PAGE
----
Peyrelade Castle (France)

Occitania     See list of castles in Francia

Castle Peyrelade was one of the most important fortresses of Rouergue. By its location, it controlled the valley and the gorges of the Tarn and its influence extended to the limits of Séveragais, Languedoc and Gévaudan.

The name comes from the Latin Peyrelade "Petra Lata" which means "large stone". Some objects discovered suggest that the site was frequented by prehistoric man.


The castle existed in the XII century and belonged then to Ahenric. After many disagreements, lawsuits and wars, many lords will follow one another and after Séverac, the Anduze (1129), the viscounts of Creissels, the Roquefeuil, the four lords shared.

During the Hundred Years War, the Treaty of Brétigny (1360) gave the Rouergue to English. The region experienced war.

In 1367, the castle was taken by road which were driven by the same year the English. In 1369, Guy de Séverac drove them from the region.

In 1385, Bernard d'Armagnac burned Peyrelade after three months of siege.

In 1390, a road company moved to Peyrelade and plundered the countryside.

During the Wars of Religion, Peyrelade was successively occupied by Catholics and Calvinists (1580), which did shatter the door of the tower with an explosive device called a "firecracker" and then taken again by Catholics (1581 ). There was a lot of robbery during this period.

backyard; the gate is located just below the tower to open throat
When it was dismantled in 1633, he belonged to the family of Puel. It is now owned by the municipality of Rivière-sur-Tarn.

The village where lived the serfs and peasants was built at the foot of the great rock, sheltered from northerly winds.

Peasant life was very painful. Travel and transportation was by mule.

In the twelfth century, there were 89 inhabited houses; under Louis XI in 1480, there were 70 and in 1920 there were only four families.

The last inhabitant, born on the site, left the village in 1963.


The site is dominated by a large anvil-shaped rock, 50 meters high and wide from 10 meters. Its summit, 600 meters above sea level is 200 meters above the Tarn.

Three pregnant thick walls around the dungeon. The outer enclosure was about 250 meters long and 10 meters height. Its thickness reached 2.10 meters and surrounded the village and the castle. This great wall was thicker North side because more vulnerable to attacks and war machines to cannons.

Two doors gave access to the first enclosure: the door of Boyne which still existed in 1930 and that of Fontaneilles disappeared.

It still distinguishes Coursières and traces the walkway.

To the east was the Place d'Armes where the festivities were held and sometimes executions or punishments. it also proceeded to the election of Consuls or Trustees, who swore to the Lord on a stone cross.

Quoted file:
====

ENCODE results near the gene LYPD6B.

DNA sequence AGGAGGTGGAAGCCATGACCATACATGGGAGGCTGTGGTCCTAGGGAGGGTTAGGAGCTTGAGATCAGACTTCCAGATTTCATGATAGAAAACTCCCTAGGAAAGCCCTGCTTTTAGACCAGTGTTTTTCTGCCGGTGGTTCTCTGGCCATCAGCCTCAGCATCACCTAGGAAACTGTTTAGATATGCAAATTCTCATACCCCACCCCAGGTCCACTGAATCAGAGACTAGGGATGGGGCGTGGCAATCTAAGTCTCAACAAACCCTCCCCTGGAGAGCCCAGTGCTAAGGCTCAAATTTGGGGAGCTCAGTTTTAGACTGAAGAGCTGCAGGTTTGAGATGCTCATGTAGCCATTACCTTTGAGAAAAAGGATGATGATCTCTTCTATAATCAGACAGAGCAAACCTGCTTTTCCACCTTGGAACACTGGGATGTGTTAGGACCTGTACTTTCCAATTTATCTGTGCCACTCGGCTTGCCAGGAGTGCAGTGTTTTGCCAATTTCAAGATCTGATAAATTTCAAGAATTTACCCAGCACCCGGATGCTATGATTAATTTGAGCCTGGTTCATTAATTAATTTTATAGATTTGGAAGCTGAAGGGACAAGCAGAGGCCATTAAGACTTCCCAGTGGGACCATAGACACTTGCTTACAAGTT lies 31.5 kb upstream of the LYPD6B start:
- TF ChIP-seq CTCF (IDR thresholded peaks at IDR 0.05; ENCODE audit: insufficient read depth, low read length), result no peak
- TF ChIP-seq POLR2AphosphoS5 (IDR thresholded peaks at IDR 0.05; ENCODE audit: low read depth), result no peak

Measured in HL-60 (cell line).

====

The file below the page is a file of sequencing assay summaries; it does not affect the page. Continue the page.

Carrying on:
lata petra shaped anvil
In the woods of Elzède (name of oak in Occitan) and outside walls are the ruins of the chapel "Saint-Christol" which served as outpost.

Another chapel was probably lie within the castle, but archaeological excavations do not allow the place.

Several houses where people lived the castle lords other than (notaries, clerks, judges, police officers ..) were in the first enclosure (yellow dot) on the north side of the castle.

The second enclosure protected the Hostel or noble house. It was the abode of the lords who are not residing permanently.

The walls of the third chamber are barely visible. They were the last bulwark around the turriforme rock. The castle was probably dismantled in 1633 by order of Richelieu, to make them lords less powerful and more subjected to the king. However, the biggest destruction was caused by villagers who took pierrres to build the villages of Boyne and Rivière-sur-Tarn.

The backyard was a refuge for the villagers who brought them their animals and equipment in case of attack before climbing the battlements. As a last resort, we took refuge in the dungeon consists of the rock. It was a natural defense crowned by the house.

The round tower adjoining the rock is only for access to the dungeon, its unusual openings make it very archaic and difficult to date.

The door placed at mid-height, accessible by a drawbridge, allowing to reach the top of the rock via wooden ladders connecting three floors.

Normally, we do not live the dungeon which was in fact a watchtower and ultimate refuge in case of war. The equipment of the keep and tower allowed the besieged to take several weeks. A porterne allowed refueling or outputs without being seen. At the bottom of the tower, a cell was used to shut criminals.

A tank recovering rainwater from the roofs (6,000 liters). A room was provided with a bread oven. Access to the dungeon was protected by stunners which we threw projectiles at the assailants arrived in the tower after pushing the door.

The hoardings holes suggest that a wooden gallery was a walkway around the tower which was probably covered.

In his defense, this fort required five to six hundred men.


During the 1970s, the town on the Tarn River decided to excavate and heavy backup and restore program that continues today. That same year, new residents undertook the rehabilitation of ruined village to make their principal residence.

Today, two families living there are in the year on the site.

Images of the castle

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Useful infos

Latitude: 44.19502
Longitude: 3.148559
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Map of Peyrelade Castle